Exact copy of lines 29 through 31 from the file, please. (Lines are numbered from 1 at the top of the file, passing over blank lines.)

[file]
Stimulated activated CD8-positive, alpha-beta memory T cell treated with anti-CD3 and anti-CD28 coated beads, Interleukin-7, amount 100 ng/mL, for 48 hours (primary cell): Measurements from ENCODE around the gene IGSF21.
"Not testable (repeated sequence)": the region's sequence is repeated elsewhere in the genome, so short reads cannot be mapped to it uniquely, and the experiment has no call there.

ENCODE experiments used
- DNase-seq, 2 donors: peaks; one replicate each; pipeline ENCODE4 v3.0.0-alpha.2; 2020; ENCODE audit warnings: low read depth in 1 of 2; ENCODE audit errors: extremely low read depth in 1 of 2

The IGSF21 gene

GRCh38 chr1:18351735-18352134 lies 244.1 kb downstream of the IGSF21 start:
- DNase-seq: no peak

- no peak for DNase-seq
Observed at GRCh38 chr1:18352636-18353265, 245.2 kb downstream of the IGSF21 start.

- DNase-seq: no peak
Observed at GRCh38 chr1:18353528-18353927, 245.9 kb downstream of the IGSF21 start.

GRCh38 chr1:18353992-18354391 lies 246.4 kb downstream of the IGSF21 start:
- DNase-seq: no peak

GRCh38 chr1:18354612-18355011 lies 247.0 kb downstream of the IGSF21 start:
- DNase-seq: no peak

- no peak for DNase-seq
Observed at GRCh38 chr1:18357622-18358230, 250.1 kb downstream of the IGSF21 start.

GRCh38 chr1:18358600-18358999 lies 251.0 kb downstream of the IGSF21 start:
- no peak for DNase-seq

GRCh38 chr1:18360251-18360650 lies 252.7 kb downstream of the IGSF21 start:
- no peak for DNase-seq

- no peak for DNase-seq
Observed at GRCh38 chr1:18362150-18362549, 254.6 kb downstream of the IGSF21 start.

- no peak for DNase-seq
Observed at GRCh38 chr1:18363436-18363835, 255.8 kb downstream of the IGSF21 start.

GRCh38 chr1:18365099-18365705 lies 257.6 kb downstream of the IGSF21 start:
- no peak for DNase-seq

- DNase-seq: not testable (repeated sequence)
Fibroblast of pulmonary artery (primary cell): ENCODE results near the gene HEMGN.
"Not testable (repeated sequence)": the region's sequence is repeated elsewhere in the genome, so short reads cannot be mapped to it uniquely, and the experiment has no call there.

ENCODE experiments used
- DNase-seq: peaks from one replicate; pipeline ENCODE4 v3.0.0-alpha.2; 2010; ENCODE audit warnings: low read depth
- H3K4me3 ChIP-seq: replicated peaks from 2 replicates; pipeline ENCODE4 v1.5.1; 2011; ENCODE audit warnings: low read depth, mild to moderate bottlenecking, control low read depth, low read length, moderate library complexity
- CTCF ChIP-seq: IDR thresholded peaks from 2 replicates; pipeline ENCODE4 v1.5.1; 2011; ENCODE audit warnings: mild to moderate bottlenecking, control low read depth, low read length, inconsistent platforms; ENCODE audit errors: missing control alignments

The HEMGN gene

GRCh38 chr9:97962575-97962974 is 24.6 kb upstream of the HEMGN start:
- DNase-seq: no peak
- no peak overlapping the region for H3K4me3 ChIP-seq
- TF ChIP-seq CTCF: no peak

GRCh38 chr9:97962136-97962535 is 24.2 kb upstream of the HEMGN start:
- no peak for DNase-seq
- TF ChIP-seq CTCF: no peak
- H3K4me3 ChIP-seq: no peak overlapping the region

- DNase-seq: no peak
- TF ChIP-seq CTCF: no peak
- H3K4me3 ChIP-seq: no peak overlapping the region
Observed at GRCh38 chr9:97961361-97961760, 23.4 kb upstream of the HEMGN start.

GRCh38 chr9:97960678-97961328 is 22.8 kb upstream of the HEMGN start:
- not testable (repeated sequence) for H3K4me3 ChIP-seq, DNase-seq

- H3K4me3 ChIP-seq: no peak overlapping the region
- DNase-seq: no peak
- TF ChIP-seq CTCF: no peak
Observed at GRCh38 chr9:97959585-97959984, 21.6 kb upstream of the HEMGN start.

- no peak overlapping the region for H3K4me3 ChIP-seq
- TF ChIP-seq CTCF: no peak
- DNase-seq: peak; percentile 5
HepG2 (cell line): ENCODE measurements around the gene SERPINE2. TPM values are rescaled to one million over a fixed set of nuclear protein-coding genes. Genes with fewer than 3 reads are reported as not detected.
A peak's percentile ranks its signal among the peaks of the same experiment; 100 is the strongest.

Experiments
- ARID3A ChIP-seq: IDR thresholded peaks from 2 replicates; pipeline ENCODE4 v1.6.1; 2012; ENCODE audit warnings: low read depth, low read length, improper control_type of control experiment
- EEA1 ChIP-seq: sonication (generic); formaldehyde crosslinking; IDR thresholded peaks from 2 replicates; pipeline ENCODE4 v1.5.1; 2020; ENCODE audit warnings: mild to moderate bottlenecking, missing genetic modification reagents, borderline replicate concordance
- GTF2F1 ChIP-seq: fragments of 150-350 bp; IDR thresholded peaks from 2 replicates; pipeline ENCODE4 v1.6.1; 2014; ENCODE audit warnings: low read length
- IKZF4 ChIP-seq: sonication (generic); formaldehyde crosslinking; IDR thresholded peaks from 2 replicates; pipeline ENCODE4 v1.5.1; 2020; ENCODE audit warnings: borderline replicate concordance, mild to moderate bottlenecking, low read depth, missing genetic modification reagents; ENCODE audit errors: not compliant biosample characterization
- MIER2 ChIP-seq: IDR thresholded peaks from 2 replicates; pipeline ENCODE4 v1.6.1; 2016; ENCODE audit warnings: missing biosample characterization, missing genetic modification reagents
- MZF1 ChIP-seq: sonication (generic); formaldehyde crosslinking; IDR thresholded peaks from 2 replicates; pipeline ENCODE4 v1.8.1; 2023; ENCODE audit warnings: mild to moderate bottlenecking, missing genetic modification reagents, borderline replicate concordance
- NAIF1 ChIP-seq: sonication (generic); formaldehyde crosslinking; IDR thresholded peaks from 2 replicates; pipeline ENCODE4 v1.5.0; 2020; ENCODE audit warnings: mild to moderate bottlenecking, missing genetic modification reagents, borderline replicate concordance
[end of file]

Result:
Fibroblast of pulmonary artery (primary cell): ENCODE results near the gene HEMGN.
"Not testable (repeated sequence)": the region's sequence is repeated elsewhere in the genome, so short reads cannot be mapped to it uniquely, and the experiment has no call there.

ENCODE experiments used